A common retouching task is removing red-eye—that devilish effect that appears when a camera flash reflects off the retina. Ideally, you’ll avoid red-eye by using off-camera flash, but if your (or someone else’s) photograph already has red-eye, you’ll have to remove the red. The Red-Eye tool (sharing a slot on the Tools panel with the healing brushes and the Patch tool) is by far the easiest way of doing so, but sometimes it removes the eye color too, so we still resort to the following techniques when necessary.

Hue/Saturation. Select the offending pupils with an oval marquee, feather the selection by a few pixels, copy the selection to a new layer (Command-J in Mac OS X, Ctrl-J in Windows), and then use Hue/Saturation to shift the color, brightness, and saturation. Every image requires different values, but we usually start with Hue at +40 (for brown eyes) or –120 (for blue eyes), Saturation at –75, and a Lightness value of –50. The key is to remove the glaring color while still maintaining the specular highlights and color that make the eye look alive.

Color Replacement Tool. The Color Replacement tool lets you change the color of pixels to the foreground color but leave the pixels’ saturation and brightness alone. In other words, it changes the color but retains the detail. We haven’t found it useful for large areas, but it’s quite good at fixing things like red-eye. Hold down the Option key (Mac OS X) or Alt key (Windows) and click on the darkest part of the eye (or some other dark area nearby), then let go of the Option/Alt key, adjust the brush size to slightly smaller than the pupil, and draw over the red portions. You may need to increase the Tolerance level in the Options bar to 35 or 40 percent.

Perspective Retouching

The Vanishing Point filter makes editing in perspective orders of magnitude easier than it used to be. Vanishing Point is a very deep plug-in, and if you plan to use it a lot, we strongly recommend reading about the filter in the online Photoshop Help file and mastering the considerable number of options and keyboard shortcuts.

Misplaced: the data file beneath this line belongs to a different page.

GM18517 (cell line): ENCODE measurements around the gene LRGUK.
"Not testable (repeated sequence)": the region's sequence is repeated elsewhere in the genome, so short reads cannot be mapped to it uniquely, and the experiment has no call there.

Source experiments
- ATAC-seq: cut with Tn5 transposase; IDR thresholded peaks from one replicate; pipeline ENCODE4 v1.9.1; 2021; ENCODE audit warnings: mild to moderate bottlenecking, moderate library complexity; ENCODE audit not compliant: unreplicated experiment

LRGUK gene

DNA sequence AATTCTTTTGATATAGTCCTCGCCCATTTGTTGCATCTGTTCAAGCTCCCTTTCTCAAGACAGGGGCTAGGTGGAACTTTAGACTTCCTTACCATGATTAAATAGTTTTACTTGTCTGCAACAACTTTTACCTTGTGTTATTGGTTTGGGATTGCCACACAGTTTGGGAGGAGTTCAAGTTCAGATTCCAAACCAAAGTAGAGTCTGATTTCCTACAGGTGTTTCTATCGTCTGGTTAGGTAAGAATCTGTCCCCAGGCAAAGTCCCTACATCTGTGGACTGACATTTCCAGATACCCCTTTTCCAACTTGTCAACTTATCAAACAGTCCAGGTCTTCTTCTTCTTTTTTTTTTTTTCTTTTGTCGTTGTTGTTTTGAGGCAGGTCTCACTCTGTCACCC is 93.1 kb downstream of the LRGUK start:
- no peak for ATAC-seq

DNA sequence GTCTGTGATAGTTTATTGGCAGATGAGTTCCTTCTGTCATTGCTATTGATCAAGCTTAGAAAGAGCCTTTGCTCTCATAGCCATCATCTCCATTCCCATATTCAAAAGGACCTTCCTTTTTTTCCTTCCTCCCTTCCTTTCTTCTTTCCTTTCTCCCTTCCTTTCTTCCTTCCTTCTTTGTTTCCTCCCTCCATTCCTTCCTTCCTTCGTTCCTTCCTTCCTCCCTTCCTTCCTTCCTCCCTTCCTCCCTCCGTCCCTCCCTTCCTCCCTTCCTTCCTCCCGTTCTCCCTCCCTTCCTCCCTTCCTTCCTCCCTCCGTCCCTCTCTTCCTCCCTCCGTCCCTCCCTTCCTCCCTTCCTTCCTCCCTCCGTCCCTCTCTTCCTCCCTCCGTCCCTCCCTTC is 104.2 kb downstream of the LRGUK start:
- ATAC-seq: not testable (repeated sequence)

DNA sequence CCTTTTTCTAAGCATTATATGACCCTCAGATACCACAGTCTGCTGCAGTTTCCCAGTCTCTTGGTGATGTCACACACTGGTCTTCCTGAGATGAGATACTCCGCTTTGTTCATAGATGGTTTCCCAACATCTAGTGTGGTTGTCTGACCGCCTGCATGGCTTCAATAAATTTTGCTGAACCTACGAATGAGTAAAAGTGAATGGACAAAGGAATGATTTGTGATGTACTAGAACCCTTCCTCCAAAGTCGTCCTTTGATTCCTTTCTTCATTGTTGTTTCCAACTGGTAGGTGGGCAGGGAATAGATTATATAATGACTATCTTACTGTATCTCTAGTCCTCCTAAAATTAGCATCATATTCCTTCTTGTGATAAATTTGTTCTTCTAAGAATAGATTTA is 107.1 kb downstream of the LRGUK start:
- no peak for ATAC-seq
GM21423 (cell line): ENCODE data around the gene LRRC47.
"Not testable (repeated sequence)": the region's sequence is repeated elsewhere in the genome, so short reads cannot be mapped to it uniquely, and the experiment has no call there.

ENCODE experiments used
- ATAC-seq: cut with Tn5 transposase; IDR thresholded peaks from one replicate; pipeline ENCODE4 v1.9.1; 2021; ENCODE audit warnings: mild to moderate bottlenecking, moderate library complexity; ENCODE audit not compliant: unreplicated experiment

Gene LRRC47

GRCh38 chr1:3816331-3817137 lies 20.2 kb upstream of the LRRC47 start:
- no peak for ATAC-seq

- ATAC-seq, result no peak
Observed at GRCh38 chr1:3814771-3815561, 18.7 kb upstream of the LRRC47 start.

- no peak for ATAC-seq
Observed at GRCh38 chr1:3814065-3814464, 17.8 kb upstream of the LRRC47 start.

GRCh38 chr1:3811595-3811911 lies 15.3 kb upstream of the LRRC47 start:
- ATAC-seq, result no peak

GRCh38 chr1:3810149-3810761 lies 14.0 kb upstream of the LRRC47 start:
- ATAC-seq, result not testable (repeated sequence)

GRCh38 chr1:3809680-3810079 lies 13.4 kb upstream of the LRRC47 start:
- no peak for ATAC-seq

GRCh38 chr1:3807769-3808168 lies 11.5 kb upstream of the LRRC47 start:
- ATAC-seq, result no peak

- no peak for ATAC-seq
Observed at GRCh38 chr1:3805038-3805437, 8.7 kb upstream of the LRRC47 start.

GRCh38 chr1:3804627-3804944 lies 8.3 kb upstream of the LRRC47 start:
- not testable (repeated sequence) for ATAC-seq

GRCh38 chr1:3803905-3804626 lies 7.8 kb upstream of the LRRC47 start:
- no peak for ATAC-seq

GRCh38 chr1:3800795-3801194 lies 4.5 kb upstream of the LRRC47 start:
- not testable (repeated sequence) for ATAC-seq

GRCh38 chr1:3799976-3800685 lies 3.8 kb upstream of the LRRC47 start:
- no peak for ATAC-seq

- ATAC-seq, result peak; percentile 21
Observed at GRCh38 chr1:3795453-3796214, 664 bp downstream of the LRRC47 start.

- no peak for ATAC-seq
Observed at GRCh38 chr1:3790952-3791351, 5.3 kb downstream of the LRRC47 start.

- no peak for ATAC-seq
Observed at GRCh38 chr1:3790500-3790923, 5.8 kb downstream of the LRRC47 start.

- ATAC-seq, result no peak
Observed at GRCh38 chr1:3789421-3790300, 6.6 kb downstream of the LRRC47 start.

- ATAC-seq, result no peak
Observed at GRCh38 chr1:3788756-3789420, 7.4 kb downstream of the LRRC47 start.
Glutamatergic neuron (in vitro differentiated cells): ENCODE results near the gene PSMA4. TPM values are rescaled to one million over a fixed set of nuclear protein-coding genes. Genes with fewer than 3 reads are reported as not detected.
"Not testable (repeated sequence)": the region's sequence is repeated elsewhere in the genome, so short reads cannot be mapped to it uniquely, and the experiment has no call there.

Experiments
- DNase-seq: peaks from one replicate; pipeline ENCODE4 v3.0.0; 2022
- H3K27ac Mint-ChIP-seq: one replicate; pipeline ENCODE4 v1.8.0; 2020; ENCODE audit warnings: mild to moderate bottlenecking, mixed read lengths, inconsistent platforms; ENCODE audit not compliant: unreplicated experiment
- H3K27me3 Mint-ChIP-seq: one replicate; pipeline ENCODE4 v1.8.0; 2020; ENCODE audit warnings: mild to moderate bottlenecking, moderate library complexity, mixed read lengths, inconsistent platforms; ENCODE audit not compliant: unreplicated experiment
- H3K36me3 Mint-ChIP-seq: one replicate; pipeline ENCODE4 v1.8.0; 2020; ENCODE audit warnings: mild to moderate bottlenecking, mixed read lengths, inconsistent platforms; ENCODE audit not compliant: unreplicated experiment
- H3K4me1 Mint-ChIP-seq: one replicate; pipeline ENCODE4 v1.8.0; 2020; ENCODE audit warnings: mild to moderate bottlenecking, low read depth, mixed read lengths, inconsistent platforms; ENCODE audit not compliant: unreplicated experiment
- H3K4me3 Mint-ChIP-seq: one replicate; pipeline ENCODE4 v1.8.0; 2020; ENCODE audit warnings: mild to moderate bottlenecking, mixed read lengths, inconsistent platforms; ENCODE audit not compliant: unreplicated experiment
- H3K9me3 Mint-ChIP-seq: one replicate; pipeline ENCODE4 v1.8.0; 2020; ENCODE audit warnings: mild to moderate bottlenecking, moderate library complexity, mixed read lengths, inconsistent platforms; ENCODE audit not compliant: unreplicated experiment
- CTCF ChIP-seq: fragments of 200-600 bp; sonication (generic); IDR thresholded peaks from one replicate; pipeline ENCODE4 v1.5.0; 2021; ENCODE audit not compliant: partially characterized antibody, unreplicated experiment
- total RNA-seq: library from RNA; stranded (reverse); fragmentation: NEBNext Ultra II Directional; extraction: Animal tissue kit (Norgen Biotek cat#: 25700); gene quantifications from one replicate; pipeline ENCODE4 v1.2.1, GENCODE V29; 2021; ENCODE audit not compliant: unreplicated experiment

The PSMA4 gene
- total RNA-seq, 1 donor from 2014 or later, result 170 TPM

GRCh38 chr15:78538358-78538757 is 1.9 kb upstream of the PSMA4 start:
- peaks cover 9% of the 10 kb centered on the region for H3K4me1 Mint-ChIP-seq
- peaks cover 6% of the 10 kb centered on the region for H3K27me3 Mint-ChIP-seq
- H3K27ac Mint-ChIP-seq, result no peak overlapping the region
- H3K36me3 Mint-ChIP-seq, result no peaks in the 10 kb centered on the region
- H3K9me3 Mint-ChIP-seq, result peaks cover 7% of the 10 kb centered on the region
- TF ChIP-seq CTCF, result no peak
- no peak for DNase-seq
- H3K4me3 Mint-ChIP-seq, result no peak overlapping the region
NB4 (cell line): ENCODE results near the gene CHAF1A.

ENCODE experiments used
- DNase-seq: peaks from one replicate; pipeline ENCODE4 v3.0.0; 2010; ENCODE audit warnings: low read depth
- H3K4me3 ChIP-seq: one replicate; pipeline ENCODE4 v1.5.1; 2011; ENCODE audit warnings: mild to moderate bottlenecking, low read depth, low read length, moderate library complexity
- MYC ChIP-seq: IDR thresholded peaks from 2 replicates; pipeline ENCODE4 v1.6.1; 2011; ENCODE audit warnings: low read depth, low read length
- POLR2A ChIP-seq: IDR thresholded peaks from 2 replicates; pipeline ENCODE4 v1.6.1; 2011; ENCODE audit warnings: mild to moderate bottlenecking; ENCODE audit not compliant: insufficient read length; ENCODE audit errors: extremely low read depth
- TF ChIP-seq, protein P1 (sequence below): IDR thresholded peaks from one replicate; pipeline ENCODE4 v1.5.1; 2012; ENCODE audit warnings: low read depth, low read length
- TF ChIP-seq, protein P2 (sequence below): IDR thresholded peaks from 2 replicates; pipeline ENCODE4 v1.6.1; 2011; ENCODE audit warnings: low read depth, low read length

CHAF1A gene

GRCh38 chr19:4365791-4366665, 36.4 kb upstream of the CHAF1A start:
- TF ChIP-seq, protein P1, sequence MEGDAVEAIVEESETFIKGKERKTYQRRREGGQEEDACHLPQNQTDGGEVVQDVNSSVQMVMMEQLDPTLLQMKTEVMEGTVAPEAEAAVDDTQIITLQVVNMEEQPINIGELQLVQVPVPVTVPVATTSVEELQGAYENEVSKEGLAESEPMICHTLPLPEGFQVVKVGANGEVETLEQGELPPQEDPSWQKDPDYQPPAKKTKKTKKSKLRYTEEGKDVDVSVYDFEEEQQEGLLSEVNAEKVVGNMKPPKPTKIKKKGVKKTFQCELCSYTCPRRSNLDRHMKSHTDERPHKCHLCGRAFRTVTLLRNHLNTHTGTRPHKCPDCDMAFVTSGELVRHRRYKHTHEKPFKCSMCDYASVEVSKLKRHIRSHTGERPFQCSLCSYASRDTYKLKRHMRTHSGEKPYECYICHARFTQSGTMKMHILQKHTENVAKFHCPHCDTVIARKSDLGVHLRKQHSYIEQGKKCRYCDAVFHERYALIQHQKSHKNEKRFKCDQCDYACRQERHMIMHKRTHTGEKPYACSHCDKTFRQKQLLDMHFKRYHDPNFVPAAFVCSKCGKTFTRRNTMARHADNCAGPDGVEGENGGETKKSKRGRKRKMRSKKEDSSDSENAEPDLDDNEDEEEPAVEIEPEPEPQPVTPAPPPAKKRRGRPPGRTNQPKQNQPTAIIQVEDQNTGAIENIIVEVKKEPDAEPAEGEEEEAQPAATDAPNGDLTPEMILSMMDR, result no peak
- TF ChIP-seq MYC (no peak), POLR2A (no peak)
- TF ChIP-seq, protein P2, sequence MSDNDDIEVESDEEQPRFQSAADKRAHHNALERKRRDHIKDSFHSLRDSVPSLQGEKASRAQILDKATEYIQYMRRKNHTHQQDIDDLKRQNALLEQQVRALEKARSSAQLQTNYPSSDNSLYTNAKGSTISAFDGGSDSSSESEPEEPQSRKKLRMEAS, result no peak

Defining the Planes. To open Vanishing Point, choose Filter > Vanishing Point, or press Command-Option-V (Mac OS X) or Ctrl-Alt-V (Windows). The first step in using Vanishing Point is to define a perspective plane by clicking on four points, and then to enlarge the plane to cover the area you want to affect (see Figure 11-14). Watch the color and size of the grid when dragging its corners or sides: Red means the grid is not valid perspective, yellow is pretty close, and blue is good. In general, it’s better to see a grid of bigger squares than smaller rectangles. Sometimes moving the grid corners by a pixel or two will make a big difference in the quality of the perspective.


Figure 11-14 Cloning in perspective in the Vanishing Point filter

Performing the Cloning. Once you’ve defined the plane, you can use the Marquee or Clone Stamp tool to clone regions in the image or paste elements from other images. In Vanishing Point, a selection you drag using the marquee automatically conforms to the perspective plane. In this simple example, we used the marquee to select a building that was still standing, then Option/Alt-dragged it to duplicate it, replacing a demolished building.

In this simple example, we used a single perspective plane. Once you’ve defined the basic plane, you can create additional hinged planes by Command-dragging (Mac OS X) or Ctrl-dragging (Windows) a side (not corner) handle on the edge of a plane. You can adjust a hinged plane’s angle by Option-dragging (Mac OS X) or Alt-dragging (Windows) one of its side handles or by editing the Angle field at the top of the Vanishing Point dialog. And while we generally find that it’s easier to fine-tune the result on a layer after we’ve run Vanishing Point, the Transform tool in Vanishing Point lets you transform floating selections.

For more complex cloning operations, we use Vanishing Point’s Stamp tool, which works just like the Clone Stamp tool. We could have achieved the result shown in Figure 11-14 by using the Clone Stamp tool instead of the technique demonstrated in the figure.